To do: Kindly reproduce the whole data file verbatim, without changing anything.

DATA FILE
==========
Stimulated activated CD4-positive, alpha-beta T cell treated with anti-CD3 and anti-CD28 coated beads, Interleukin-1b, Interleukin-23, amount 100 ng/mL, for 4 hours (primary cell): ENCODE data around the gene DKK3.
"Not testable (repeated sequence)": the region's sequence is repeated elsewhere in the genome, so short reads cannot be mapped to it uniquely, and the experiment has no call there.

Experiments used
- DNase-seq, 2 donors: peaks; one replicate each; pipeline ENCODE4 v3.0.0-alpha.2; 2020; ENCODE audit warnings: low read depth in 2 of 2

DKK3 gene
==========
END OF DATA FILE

Stimulated activated CD4-positive, alpha-beta T cell treated with anti-CD3 and anti-CD28 coated beads, Interleukin-1b, Interleukin-23, amount 100 ng/mL, for 4 hours (primary cell): ENCODE data around the gene DKK3.
"Not testable (repeated sequence)": the region's sequence is repeated elsewhere in the genome, so short reads cannot be mapped to it uniquely, and the experiment has no call there.

Experiments used
- DNase-seq, 2 donors: peaks; one replicate each; pipeline ENCODE4 v3.0.0-alpha.2; 2020; ENCODE audit warnings: low read depth in 2 of 2

DKK3 gene